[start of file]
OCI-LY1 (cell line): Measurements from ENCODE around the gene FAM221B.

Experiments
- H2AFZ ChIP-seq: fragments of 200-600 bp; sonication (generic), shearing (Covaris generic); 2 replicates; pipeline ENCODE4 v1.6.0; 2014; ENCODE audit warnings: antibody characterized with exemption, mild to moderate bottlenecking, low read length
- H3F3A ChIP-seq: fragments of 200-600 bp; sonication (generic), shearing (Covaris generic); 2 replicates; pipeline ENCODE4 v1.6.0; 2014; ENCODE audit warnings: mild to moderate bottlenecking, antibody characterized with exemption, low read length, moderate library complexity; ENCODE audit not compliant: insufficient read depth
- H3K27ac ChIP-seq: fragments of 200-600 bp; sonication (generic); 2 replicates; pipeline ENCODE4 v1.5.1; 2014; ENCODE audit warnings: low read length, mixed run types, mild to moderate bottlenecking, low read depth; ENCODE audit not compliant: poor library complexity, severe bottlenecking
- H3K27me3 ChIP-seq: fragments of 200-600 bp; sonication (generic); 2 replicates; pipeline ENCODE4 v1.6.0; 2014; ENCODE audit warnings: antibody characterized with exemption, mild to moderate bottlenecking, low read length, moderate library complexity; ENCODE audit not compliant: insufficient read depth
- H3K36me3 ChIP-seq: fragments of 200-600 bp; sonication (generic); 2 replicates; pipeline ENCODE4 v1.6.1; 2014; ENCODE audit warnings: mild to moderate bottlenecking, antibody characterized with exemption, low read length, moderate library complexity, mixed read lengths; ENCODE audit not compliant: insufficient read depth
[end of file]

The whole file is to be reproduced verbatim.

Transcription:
OCI-LY1 (cell line): Measurements from ENCODE around the gene FAM221B.

Experiments
- H2AFZ ChIP-seq: fragments of 200-600 bp; sonication (generic), shearing (Covaris generic); 2 replicates; pipeline ENCODE4 v1.6.0; 2014; ENCODE audit warnings: antibody characterized with exemption, mild to moderate bottlenecking, low read length
- H3F3A ChIP-seq: fragments of 200-600 bp; sonication (generic), shearing (Covaris generic); 2 replicates; pipeline ENCODE4 v1.6.0; 2014; ENCODE audit warnings: mild to moderate bottlenecking, antibody characterized with exemption, low read length, moderate library complexity; ENCODE audit not compliant: insufficient read depth
- H3K27ac ChIP-seq: fragments of 200-600 bp; sonication (generic); 2 replicates; pipeline ENCODE4 v1.5.1; 2014; ENCODE audit warnings: low read length, mixed run types, mild to moderate bottlenecking, low read depth; ENCODE audit not compliant: poor library complexity, severe bottlenecking
- H3K27me3 ChIP-seq: fragments of 200-600 bp; sonication (generic); 2 replicates; pipeline ENCODE4 v1.6.0; 2014; ENCODE audit warnings: antibody characterized with exemption, mild to moderate bottlenecking, low read length, moderate library complexity; ENCODE audit not compliant: insufficient read depth
- H3K36me3 ChIP-seq: fragments of 200-600 bp; sonication (generic); 2 replicates; pipeline ENCODE4 v1.6.1; 2014; ENCODE audit warnings: mild to moderate bottlenecking, antibody characterized with exemption, low read length, moderate library complexity, mixed read lengths; ENCODE audit not compliant: insufficient read depth